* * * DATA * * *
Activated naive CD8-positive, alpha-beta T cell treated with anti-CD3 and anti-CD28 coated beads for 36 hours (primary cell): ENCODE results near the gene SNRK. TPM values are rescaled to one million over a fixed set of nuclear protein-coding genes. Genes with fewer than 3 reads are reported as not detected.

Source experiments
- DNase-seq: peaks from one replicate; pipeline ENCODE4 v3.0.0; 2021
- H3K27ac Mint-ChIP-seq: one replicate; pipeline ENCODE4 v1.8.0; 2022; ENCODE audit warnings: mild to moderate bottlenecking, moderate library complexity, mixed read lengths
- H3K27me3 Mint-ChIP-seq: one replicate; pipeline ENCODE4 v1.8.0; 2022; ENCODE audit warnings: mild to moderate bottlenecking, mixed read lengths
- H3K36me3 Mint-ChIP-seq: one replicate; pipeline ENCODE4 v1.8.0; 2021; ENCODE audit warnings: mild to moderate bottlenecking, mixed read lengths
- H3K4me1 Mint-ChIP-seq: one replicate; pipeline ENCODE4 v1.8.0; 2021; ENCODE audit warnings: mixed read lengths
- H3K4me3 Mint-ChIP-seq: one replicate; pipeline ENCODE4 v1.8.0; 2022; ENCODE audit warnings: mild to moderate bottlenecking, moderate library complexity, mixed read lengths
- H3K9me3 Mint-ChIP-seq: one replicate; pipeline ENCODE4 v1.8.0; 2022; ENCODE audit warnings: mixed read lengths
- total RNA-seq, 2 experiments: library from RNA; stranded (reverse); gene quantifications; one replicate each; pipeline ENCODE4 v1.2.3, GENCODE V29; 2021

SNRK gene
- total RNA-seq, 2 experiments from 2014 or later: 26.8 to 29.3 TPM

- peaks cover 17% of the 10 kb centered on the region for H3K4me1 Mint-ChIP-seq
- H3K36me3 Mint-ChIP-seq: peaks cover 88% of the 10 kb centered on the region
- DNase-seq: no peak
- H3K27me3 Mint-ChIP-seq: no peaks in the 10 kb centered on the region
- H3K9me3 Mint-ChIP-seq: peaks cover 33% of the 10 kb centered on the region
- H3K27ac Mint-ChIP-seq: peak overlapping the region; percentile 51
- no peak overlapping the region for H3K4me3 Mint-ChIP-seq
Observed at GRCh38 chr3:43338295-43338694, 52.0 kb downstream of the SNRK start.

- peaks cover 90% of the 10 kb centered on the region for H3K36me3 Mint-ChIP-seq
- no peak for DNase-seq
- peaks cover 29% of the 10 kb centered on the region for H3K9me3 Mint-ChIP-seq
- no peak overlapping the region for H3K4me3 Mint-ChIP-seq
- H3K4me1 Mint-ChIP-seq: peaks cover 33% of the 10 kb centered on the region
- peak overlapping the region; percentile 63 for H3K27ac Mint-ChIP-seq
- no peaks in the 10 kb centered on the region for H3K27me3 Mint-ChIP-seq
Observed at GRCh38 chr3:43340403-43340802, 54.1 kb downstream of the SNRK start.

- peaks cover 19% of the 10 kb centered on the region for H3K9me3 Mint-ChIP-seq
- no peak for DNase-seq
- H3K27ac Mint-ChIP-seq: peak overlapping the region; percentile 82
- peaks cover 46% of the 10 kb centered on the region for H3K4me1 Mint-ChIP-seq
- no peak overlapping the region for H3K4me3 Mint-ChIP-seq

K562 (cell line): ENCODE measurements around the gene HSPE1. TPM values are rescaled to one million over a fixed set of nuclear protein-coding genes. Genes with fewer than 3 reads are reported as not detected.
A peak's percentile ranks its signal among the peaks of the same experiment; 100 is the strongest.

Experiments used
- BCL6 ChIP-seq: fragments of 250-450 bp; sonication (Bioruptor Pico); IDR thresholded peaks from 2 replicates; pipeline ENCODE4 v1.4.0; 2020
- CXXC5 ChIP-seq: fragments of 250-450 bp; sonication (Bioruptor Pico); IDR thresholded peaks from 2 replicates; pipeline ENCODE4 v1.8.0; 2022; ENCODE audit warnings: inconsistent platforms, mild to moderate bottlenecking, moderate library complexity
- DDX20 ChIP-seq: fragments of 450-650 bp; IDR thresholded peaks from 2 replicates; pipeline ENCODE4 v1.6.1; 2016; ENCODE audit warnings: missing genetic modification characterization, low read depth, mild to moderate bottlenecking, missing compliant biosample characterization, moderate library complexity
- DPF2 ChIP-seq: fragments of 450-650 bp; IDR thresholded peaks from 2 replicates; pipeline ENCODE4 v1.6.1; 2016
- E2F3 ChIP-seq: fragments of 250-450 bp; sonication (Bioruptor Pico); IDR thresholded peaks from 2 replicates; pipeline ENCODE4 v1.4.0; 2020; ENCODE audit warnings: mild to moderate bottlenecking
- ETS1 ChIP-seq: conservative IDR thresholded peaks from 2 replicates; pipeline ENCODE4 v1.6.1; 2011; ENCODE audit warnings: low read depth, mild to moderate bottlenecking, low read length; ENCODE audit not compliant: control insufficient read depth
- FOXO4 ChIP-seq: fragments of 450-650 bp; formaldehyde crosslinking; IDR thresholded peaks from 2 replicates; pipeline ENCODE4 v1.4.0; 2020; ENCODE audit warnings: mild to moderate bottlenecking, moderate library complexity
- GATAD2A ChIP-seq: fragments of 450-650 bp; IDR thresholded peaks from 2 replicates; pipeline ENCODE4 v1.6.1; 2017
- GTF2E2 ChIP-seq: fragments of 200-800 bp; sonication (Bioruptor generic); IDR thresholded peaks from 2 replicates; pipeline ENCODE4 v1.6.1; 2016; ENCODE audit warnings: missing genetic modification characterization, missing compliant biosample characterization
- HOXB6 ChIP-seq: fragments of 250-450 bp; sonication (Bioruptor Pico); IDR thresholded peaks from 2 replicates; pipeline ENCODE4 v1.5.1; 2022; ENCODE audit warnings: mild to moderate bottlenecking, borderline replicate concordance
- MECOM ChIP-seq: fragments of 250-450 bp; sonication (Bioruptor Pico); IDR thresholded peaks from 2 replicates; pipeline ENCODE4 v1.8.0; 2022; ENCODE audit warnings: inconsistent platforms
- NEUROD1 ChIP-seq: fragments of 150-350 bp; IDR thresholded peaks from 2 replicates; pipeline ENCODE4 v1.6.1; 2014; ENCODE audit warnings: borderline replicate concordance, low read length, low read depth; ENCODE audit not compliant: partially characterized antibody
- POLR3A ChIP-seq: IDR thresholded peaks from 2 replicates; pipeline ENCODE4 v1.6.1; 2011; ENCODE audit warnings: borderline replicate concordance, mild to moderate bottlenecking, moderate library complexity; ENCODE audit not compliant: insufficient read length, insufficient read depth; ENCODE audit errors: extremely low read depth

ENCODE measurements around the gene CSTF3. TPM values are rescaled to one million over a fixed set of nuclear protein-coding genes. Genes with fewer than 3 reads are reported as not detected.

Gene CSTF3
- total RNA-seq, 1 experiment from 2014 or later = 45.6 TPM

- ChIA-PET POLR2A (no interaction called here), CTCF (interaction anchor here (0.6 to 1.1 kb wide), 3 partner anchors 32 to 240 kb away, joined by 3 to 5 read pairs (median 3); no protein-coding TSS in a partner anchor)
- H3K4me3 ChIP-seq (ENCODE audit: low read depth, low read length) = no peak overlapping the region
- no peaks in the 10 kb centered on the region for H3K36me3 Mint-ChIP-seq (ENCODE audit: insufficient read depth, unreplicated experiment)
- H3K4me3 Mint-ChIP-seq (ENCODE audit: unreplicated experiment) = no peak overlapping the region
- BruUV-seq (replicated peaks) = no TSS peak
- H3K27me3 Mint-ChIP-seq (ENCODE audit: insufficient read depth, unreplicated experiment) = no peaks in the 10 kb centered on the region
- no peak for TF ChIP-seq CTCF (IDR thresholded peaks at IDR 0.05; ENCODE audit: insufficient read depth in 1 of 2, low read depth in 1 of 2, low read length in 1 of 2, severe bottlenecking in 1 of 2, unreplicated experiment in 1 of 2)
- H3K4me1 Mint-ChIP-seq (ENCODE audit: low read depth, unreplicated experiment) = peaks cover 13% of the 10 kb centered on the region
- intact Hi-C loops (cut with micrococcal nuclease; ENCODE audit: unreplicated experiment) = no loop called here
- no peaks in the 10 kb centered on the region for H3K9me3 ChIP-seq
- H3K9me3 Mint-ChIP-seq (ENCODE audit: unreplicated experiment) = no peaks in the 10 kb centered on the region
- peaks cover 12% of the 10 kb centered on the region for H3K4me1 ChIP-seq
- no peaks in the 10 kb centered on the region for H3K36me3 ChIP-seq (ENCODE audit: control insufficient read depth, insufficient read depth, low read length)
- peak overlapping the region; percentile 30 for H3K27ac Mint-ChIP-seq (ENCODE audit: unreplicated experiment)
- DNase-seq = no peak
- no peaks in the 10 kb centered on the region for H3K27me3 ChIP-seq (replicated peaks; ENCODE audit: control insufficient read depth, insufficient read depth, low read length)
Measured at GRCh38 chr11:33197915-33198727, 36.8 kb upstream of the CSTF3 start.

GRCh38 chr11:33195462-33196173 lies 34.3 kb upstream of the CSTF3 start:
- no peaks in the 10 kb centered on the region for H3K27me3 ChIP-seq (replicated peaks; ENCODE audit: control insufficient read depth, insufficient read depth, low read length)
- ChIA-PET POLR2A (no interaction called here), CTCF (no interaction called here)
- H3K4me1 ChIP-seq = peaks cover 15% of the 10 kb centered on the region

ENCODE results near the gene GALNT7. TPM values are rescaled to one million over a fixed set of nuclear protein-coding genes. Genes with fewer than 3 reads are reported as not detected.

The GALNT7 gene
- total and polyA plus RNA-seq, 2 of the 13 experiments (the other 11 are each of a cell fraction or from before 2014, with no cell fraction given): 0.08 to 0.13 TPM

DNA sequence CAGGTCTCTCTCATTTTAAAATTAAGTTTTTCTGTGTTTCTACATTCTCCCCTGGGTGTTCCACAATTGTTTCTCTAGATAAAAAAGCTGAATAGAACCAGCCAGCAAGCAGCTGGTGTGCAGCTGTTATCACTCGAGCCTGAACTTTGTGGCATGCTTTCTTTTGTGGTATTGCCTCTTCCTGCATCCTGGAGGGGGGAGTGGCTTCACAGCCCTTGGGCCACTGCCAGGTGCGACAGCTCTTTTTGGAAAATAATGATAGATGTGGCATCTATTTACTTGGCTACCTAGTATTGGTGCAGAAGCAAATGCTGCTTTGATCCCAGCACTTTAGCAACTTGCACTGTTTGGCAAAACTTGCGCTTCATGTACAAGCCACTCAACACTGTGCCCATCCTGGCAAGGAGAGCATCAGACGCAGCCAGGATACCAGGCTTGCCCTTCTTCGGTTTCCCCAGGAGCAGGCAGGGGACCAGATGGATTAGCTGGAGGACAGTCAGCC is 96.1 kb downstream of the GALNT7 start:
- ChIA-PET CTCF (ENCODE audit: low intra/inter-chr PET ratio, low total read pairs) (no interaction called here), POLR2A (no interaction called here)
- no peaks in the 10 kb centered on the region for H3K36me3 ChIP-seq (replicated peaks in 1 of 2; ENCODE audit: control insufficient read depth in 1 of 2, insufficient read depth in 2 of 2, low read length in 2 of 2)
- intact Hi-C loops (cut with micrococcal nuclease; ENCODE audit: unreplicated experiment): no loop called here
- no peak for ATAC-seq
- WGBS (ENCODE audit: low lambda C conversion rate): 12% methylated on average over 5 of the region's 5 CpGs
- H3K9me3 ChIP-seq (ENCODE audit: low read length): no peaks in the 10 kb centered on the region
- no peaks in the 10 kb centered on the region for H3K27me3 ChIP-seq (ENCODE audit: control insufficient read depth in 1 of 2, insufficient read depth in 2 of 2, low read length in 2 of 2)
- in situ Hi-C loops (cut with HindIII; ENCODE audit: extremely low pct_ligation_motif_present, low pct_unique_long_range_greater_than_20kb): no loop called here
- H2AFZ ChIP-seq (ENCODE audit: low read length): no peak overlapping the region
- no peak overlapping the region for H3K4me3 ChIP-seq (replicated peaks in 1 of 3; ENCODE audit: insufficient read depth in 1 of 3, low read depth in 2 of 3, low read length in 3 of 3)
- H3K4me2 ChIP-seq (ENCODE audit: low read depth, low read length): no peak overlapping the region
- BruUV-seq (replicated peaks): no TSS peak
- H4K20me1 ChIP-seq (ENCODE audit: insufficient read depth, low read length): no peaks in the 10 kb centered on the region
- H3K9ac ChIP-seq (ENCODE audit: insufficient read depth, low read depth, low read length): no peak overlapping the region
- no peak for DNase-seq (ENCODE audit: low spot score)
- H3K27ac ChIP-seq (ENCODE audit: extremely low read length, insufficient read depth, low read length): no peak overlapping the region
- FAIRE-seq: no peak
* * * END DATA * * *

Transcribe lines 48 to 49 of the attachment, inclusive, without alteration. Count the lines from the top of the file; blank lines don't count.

- NEUROD1 ChIP-seq: fragments of 150-350 bp; IDR thresholded peaks from 2 replicates; pipeline ENCODE4 v1.6.1; 2014; ENCODE audit warnings: borderline replicate concordance, low read length, low read depth; ENCODE audit not compliant: partially characterized antibody
- POLR3A ChIP-seq: IDR thresholded peaks from 2 replicates; pipeline ENCODE4 v1.6.1; 2011; ENCODE audit warnings: borderline replicate concordance, mild to moderate bottlenecking, moderate library complexity; ENCODE audit not compliant: insufficient read length, insufficient read depth; ENCODE audit errors: extremely low read depth